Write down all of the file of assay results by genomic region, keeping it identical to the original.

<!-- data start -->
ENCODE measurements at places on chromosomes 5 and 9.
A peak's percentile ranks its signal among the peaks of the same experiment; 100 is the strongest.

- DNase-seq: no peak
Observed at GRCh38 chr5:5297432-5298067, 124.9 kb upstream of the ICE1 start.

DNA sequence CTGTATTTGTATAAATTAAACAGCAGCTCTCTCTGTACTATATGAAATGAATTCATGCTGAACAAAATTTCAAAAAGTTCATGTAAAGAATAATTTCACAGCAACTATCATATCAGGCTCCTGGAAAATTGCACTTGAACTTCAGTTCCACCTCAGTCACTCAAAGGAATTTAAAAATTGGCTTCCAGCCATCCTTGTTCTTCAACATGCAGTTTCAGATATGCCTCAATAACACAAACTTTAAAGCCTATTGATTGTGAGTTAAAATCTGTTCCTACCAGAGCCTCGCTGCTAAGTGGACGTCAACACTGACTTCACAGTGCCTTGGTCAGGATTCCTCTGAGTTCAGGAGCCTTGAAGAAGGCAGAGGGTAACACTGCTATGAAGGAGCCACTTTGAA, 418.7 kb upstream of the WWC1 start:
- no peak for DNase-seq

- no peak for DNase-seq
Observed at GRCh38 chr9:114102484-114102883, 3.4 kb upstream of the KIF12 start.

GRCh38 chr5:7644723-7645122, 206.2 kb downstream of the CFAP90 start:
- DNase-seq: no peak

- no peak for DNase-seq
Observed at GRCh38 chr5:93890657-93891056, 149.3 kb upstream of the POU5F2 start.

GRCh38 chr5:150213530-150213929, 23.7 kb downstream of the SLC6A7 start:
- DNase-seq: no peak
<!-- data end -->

ENCODE measurements at places on chromosomes 5 and 9.
A peak's percentile ranks its signal among the peaks of the same experiment; 100 is the strongest.

- DNase-seq: no peak
Observed at GRCh38 chr5:5297432-5298067, 124.9 kb upstream of the ICE1 start.

DNA sequence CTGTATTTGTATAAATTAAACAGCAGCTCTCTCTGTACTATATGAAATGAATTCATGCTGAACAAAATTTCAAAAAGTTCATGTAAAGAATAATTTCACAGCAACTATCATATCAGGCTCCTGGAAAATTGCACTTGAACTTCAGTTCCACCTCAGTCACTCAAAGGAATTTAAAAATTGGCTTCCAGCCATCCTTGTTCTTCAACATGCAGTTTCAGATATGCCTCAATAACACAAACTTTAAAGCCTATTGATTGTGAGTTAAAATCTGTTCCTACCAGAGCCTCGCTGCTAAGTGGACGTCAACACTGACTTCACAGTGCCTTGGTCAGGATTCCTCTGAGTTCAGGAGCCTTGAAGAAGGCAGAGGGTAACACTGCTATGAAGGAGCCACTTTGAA, 418.7 kb upstream of the WWC1 start:
- no peak for DNase-seq

- no peak for DNase-seq
Observed at GRCh38 chr9:114102484-114102883, 3.4 kb upstream of the KIF12 start.

GRCh38 chr5:7644723-7645122, 206.2 kb downstream of the CFAP90 start:
- DNase-seq: no peak

- no peak for DNase-seq
Observed at GRCh38 chr5:93890657-93891056, 149.3 kb upstream of the POU5F2 start.

GRCh38 chr5:150213530-150213929, 23.7 kb downstream of the SLC6A7 start:
- DNase-seq: no peak